Suffering through the news: How the American news media cover hunger in Africa and at home
The dissertation examines U.S. newspaper coverage of hunger occurring both in Africa and the United States, in order to determine whether and when news reports offer readers information they could readily use to discuss the issue in the public sphere. Coverage is examined through a comparative discourse analysis and frame analysis of 168 news articles appearing in the mainstream American print newspapers from January 2008 to May 2011, and 311 news articles appearing during two humanitarian crises—Hurricane Katrina in the United States and the 2011 East African famine—as well as interviews with journalists and editors. The author finds that stories of hunger in Africa are frequently framed as `irrelevant' to the American public sphere, by not including the kind of information that would allow audiences to engage politically with the material. Hunger in Africa was frequently presented as a problem with no clear solution, or with 'solutions' that did not work. Stories on hunger in the United States, by contrast, were much more likely to include information readers could use to engage politically with the story, or to monitor the actions of their government. In cases of crisis, the author additionally finds that human interest stories tend to displace information on solutions, cause or context, that could be used to productively discuss the issue in the public sphere. The author concludes that, rather than simply denying readers the information that would allow them to respond politically, through discussion or action, articles on hunger in Africa in fact do suggest a political narrative by implying that the problem is an on-going and inevitable one, without the potential for responsive political action. Journalistic norms for domestic and crisis reporting are used to explain discrepancies between reporting styles when reporting on the United States and Africa.^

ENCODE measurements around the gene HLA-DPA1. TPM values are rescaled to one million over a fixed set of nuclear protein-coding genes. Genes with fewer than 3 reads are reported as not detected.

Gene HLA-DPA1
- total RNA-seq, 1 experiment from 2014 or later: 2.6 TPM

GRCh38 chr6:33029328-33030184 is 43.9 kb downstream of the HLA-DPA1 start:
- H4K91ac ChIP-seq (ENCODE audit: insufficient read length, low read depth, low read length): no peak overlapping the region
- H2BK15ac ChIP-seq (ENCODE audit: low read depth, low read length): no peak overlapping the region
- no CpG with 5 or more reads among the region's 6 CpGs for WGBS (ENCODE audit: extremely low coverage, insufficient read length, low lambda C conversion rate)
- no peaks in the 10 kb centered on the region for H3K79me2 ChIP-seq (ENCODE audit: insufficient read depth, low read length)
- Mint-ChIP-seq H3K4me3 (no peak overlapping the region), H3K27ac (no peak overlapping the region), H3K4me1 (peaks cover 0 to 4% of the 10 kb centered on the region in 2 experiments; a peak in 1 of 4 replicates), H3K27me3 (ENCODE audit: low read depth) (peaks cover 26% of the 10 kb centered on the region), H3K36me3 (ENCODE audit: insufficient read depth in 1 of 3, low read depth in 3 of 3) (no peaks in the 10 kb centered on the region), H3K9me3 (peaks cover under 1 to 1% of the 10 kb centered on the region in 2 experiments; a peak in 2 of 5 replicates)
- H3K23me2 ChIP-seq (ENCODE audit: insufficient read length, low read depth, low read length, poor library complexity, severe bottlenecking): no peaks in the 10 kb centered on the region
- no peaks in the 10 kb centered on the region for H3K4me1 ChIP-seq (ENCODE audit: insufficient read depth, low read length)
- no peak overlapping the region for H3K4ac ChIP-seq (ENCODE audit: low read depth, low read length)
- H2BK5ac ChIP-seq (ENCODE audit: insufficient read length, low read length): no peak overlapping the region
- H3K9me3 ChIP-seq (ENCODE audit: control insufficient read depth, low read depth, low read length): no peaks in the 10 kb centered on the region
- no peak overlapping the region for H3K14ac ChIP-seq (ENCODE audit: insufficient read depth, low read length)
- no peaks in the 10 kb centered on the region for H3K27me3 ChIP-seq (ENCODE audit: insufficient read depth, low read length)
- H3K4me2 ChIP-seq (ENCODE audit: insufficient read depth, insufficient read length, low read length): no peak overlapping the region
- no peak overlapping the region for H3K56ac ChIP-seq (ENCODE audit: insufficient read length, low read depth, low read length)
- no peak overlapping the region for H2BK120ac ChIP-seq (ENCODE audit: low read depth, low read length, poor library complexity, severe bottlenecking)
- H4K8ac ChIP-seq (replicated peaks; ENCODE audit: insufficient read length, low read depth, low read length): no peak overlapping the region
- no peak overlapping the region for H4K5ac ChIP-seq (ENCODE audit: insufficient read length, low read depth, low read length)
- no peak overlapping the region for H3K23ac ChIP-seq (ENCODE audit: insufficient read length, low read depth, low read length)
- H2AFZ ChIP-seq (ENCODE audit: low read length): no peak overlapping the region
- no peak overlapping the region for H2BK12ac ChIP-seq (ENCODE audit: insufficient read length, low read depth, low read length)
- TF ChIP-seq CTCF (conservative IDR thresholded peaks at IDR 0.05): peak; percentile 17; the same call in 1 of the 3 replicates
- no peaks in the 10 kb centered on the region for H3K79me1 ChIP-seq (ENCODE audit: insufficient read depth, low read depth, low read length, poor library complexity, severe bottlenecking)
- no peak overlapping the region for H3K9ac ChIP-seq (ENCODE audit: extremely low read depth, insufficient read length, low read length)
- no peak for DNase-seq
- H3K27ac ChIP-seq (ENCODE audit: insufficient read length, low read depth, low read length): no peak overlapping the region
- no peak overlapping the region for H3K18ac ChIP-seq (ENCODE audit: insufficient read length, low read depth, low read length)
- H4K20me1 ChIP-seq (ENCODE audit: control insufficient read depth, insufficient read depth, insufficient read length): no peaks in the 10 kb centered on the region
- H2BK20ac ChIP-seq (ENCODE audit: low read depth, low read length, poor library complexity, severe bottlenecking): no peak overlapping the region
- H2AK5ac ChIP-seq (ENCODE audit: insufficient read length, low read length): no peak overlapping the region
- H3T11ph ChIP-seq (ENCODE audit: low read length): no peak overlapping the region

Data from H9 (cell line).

Kogen, Lauren, "Suffering through the news: How the American news media cover hunger in Africa and at home" (2012). Dissertations available from ProQuest. AAI3551504.